16 February 2012

Answers on a beermat

The Oxford Companion to Beer doesn't have an entry on Landbier. My only other experience with the style was back in 2007 when I quite enjoyed the light toffee of Distelhaus Landbier. The second landbier of my life comes by way of my Beoir buddy Adam who has no more of a clue about what makes a landbier than I do. If anyone can enlighten us, we're all ears.

So this is Wüllners Braumeister Landbier, hailing from the west German town of Bielefeld (or does it?) and like its Distelhaus colleague is a vaguely dunkelish amber-to-brown lager. The nose offers up toffee and molasses, shot through with a very German grassy hops complexity. The big fizz subsides very quickly leaving only a vague sparkle to the beer.

Tastewise there's not a whole lot to it: the herbal hops sit at the front and the toffee is more of an afterthought, barely present and creating a sensation less like a malty beer and more like slightly flat Tizer.

There is potential in the style; it could be improved. Except... I think when the problems of texture and flavour are fixed, it stops being landbier and starts being Munich Dunkel or Alt. Or am I missing something about what makes the quintessential true-to-style landbier?


  1. We only managed to make sense of the term 'landbier' in the context of Landbier Paradies in Nuremberg, which seems to use it as a catch-all term for slightly rough-around-the-edges old-fashioned beer. It seems as vague as c**ft beer and, like many beer descriptors, makes most sense in relation to the rest of a brewer's range, i.e. the landbier is the one that's not as clean as the pils.

    But we should ask some Germans for input on this...

    1. But it's definitely a style of brown lager. (I'd say "Ur-" is closer to "craft", but even that is just a marketing designation used by brewers; despite the assertions of some of the UK beer commentariat, "craft" isn't.)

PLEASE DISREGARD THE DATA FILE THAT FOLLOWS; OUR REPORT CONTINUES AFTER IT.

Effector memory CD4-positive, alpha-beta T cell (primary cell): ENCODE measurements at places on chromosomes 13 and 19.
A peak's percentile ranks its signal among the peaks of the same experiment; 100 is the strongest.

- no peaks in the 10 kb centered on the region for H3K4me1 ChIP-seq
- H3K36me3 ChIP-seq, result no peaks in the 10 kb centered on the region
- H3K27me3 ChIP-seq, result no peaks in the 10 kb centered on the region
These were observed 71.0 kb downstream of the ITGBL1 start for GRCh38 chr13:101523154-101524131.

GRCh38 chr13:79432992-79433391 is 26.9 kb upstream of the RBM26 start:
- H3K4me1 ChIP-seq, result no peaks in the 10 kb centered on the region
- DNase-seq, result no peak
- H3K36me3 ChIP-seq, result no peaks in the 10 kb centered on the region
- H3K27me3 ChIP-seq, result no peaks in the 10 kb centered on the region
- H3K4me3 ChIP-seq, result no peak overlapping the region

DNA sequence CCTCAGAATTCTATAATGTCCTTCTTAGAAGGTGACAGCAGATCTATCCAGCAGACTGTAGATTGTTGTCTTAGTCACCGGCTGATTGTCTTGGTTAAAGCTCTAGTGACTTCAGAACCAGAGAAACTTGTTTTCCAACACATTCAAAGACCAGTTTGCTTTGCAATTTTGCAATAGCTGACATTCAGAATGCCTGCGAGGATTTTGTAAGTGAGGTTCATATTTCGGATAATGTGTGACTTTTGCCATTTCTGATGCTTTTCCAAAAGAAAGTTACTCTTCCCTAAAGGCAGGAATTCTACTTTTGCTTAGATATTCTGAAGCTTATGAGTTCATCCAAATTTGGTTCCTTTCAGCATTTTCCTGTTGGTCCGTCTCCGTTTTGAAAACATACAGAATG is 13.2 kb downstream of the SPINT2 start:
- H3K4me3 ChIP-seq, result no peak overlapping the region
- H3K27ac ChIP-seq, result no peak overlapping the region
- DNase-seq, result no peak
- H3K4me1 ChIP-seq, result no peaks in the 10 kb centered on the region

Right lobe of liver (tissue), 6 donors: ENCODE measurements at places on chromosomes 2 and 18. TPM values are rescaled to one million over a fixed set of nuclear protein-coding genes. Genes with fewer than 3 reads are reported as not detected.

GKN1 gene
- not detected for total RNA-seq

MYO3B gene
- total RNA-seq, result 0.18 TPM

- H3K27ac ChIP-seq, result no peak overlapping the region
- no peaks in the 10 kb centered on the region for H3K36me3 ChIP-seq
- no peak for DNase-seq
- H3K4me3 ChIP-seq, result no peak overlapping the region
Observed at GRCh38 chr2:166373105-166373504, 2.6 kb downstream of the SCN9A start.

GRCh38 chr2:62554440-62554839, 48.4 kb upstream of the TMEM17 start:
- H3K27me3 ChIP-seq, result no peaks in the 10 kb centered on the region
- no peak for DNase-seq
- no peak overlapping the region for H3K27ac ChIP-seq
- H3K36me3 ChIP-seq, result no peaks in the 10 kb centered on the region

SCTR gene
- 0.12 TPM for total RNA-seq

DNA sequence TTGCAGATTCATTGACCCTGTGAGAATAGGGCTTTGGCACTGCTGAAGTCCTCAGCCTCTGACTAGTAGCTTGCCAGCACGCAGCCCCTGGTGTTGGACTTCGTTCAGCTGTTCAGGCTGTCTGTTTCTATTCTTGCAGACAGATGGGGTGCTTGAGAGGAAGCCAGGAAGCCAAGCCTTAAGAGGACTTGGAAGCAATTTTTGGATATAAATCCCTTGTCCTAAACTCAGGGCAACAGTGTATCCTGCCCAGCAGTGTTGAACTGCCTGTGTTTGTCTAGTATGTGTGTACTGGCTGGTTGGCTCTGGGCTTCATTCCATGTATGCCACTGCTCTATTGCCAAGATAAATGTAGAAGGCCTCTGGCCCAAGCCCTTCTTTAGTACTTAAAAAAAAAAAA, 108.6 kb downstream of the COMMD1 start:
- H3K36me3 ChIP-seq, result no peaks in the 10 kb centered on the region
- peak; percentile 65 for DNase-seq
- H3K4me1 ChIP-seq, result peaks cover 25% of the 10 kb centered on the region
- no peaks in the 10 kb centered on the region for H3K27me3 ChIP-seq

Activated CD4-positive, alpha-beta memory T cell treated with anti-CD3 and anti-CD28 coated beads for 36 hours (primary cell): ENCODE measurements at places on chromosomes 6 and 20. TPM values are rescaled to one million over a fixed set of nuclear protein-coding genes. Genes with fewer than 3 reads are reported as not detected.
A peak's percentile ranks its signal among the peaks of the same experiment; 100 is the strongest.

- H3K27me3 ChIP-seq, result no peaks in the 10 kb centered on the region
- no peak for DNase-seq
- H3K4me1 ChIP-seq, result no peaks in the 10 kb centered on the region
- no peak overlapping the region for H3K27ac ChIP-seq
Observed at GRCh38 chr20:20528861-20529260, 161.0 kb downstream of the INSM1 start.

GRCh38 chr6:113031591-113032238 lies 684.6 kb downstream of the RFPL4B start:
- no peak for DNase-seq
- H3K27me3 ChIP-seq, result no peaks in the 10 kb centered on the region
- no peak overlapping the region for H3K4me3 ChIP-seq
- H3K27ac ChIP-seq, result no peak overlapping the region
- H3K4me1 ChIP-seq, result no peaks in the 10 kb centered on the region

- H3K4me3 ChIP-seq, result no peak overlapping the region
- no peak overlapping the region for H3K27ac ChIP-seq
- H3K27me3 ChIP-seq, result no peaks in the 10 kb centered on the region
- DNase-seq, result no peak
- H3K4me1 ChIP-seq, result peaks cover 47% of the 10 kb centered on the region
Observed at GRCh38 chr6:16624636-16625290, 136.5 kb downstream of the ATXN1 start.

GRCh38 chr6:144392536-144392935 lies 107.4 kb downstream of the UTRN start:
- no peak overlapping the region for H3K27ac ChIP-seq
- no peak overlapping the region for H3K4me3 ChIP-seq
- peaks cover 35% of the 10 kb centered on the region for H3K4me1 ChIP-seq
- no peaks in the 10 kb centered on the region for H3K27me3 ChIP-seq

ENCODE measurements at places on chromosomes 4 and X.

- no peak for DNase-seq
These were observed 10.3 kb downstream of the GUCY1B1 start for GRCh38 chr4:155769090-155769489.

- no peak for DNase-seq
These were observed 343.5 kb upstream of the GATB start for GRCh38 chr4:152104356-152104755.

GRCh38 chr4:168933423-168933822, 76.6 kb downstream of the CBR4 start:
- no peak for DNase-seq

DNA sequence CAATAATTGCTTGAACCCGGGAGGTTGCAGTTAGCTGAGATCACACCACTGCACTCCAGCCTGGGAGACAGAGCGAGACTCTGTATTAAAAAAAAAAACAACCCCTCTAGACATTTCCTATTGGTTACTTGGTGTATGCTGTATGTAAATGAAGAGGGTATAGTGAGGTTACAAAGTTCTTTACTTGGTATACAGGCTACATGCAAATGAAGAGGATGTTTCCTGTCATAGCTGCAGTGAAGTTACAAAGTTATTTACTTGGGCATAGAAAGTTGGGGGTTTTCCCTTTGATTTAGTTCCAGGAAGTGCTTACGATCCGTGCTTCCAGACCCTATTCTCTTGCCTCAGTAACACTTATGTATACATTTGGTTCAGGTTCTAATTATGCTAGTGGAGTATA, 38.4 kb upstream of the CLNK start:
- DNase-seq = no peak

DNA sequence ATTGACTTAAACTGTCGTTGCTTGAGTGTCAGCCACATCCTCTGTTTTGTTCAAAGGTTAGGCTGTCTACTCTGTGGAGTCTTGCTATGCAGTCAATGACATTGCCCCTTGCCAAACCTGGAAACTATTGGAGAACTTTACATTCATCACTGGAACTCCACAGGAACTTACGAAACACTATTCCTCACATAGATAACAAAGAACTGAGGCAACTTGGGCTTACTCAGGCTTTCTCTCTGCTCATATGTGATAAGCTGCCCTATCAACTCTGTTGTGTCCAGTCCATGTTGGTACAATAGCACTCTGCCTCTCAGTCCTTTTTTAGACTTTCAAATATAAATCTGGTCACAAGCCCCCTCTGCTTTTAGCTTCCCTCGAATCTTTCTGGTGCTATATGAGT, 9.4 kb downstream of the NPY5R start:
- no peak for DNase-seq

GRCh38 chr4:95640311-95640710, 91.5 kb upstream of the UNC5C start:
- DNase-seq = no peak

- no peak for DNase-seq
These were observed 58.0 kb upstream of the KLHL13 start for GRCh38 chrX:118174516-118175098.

What I'd like to know is where did it come from? Where is the Einbeck of Landbier? Or what is its dampfbier-like origin story?

    2. I think we've had yellow 'uns, though.

      Suspect its origins might be similar to those of the Ploughman's Lunch.

  2. http://www.germanbeerinstitute.com/Landbier.html reckons "Landbier is a general term denoting a simple everyday session or quaffing brew" Sounds all right for a skin full.

  3. Hi,

    Interesting question. So, i am a german beer blogger ;-)

    The description of a typical "Landbier" are very exact in the text above. In my opinion, the term "Landbier" describe a traditional type of beer. It is not a typical type of beer, but it is traditionally brewed. The term "Landbier" is rather a term used for advertising :-)

    Greetz from Franconia

  4. Oh, thx Cookin Lager for the link ;) so my answer was not so wrong..hehe..cheers!

  5. It ain't really a style. Some are brown, some amber, some blonde. Some hoppy, some malty. Some really bland and lame.

    Bier gebraut auf dem Land: in the country(side). Though some are also brewed at big industrial breweries.

    Here's a discussion with an explanation that it was one of a trio of terms coined in the 90's to try and differentiate beer based on relative quality.
    http://www.gutefrage.net/frage/was-ist-ein-landbier Landbier is in the middle, between Tafelbier and Qualitätsbier. I've never heard of this before.

    http://www.germanbeerinstitute.com/Landbier.html is about as accurate a description as I've ever heard.

    As an aside, r8beer.com does a disservice by having a category called "Zwickel- / Land- / Kellerbier".

  6. Thanks all.

    I know well enough not to look to beer-rating sites for help with European beer terminology...

  7. Great. Land beer is different from field beer. This is all supposed to make sense, right?

  8. Yeah, the Ratebeer category is screwed up, but searching for "landbier" on Ratebeer seems to confirm the German Beer Institute explanation. I find pale ones and dark ones, as well as "Landbier Pils", "Landbier Weizen", etc etc

    I've had both pale and dark ones myself, and can't really find any commonality between them, so I think GBI and Erlangernick are right.

  9. Of all the answers, that of Felix is the correct one, according to the answers I got to a similar question I made a while ago. Basically, it means nothing specific.

  10. I recently had a different Landbier myself and was just as confused about what the hell it was supposed to be.

  11. There's a lot of landbiers in the German drinks markets now, I usually pick up several different ones when we go beer-shopping there. I tend to think of it as the German equivalent of light ale, or possibly of ordinary bitter - although yes, it is also a marketing term akin, I guess, to British brewers referring to country or traditional bitter.